As lead singer Rushad Eggleston sings and plays his wireless electric cello, 5 pedalers supply the pedal power on the Biker Bar and two electric Mundos, while checking the status of the pedal power system with our 6′ pedalometer.read more
Interning at Rock The Bike’s Berkeley, CA workshop has been an exciting and challenging learning experience. RTB is a fast growing sustainable company with a diverse product line to manage so there is no such thing as a dull day with repetitive tasks. I worked closely with their team of engineers to refine their existing product line. I had a hand in the prototyping/testing, CAD revisions, and assembly of the Mundo cargo bikes. I worked with their fabricator Gian Bongiorno building Fender Blender Pros. As the human-powered intern, I worked extensively troubleshooting and building The Biker Bar.
I had a blast running pedal-powered performances on the weekend at The Makers Faire, Bicycle Music Festival, and the San Francisco Marathon to name a few. I loved brainstorming with RTB engineers on how to make a design better, then stepping into the workshop and physically building my design. On the technical end, I helped spec generators and gearboxes, learned electrical principles, analyzed forces placed on a design, and used CAD. On the physical end, I performed metalworking, woodworking, electrical work, bicycle maintenance, and operated sound equipment. Working with the RTB team was a very worthwhile and personable experience. If you’re looking for a jam-packed insight into bike culture I would highly recommend applying for an internship with RTB!
If you’re a bike person in the Northwest who’s been following our entries about the San Francisco and Chico Bicycle Music Festivals, it’s now time to ride to your own.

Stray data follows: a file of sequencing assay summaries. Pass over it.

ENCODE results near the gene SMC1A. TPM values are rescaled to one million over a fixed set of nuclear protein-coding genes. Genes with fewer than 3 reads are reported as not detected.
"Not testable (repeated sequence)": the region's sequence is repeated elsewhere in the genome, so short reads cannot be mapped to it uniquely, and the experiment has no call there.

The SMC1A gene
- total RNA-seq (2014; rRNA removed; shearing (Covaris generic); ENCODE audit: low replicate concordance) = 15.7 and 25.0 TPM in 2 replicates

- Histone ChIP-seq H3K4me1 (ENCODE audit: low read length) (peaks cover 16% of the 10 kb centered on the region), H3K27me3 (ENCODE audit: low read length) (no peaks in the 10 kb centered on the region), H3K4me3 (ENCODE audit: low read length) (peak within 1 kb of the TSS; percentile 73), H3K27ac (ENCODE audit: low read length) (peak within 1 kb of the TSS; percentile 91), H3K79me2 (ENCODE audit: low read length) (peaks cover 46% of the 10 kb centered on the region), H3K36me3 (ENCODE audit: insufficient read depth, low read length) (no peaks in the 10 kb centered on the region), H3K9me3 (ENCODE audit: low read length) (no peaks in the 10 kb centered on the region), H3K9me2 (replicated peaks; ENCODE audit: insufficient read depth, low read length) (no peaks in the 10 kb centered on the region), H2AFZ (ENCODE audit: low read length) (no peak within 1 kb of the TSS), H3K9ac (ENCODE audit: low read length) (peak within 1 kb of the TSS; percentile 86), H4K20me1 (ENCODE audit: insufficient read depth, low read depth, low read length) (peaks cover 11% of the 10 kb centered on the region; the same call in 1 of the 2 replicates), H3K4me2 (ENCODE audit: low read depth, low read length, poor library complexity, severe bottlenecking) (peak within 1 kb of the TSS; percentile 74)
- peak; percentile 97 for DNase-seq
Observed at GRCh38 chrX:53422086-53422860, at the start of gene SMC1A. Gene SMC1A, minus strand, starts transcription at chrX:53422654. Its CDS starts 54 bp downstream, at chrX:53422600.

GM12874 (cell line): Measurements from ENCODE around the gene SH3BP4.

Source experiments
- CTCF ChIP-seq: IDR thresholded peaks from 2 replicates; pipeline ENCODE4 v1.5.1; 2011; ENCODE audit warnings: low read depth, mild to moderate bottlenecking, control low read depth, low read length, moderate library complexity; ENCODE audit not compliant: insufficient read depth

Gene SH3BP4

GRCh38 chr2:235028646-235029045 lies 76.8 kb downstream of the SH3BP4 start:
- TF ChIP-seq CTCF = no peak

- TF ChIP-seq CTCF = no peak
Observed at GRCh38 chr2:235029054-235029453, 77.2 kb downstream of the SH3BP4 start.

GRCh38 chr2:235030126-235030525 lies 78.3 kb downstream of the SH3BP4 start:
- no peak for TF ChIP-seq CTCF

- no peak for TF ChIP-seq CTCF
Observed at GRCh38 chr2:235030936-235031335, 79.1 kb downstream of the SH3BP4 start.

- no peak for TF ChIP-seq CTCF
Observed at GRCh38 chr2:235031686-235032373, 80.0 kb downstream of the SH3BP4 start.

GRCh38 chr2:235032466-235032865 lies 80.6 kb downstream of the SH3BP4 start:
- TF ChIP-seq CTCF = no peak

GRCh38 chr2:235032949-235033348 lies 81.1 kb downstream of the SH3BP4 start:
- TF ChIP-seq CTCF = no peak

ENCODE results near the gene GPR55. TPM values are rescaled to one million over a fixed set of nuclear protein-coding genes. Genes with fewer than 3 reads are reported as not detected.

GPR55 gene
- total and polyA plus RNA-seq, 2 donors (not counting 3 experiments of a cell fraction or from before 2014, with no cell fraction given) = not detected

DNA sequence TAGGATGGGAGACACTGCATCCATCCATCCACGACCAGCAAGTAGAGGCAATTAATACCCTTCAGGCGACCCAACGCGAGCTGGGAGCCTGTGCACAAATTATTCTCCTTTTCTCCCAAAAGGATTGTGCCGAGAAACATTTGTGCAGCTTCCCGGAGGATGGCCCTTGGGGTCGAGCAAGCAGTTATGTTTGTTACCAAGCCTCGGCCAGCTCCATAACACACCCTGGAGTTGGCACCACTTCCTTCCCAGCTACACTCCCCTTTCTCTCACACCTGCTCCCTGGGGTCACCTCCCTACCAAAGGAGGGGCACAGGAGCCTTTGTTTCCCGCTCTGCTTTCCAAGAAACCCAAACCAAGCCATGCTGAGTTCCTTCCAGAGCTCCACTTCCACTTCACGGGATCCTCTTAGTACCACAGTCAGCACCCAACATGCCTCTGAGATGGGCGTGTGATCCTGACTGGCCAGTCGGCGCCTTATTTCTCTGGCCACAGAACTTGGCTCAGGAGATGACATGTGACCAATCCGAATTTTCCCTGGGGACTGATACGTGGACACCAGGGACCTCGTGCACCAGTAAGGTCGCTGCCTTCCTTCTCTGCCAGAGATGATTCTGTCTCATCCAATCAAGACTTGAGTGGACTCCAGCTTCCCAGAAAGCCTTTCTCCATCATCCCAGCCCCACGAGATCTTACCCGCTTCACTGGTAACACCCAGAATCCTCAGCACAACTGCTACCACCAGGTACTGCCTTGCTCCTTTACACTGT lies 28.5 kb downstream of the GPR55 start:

August 15 – Eugene, OR
August 16 – Portland, OR
August 22 – Seattle Bicycle Music Festival
August 29 – Vancouver, BC
Morning ride: Crew pumping up the District for Sunday Streets.
First we loaded the Biker Bar with hundreds of pounds of audio gear.
The custom V1 Mundo trailer hitch flexed a bit under this extreme load, but basically it was a very controllable ride.
Adam entertained in Golden Gate Park on the way to the beach.
We set up a 5-bike Pedal Powered Stage on the Great Highway — two electric Mundos and the Biker Bar.
Cousin Ken pitching in on the Biker Bar, with Arie along for the ride.
Fossil Fool, the Bike Rapper, with guests Mafiosa Felice, Terry, and Jared May.
The scene from a nearby dune. Photo: Steve Rhodes
Cops threatened to shut down Tornado Rider.
So we moved.
And they shredded the venue.
Hoop Jam with Movement Maker Mei.
All photo montages: Steve Rhodes
This is the 36V 18Ah Sealed Lead Acid rechargeable battery that helps us get up and over the hill from the Mission to the beach.
Rolling the ‘Long Things’ bundle.
Fully loaded Biker Bar, probably 275 pounds of gear, including bass drum, two JBL PRX535′s, and the Fossil Fool tent.
We made $52 in tips. Thanks to all the fans who pitched in for Tornado Rider and the Rock The Bike crew. This is what we did with the money.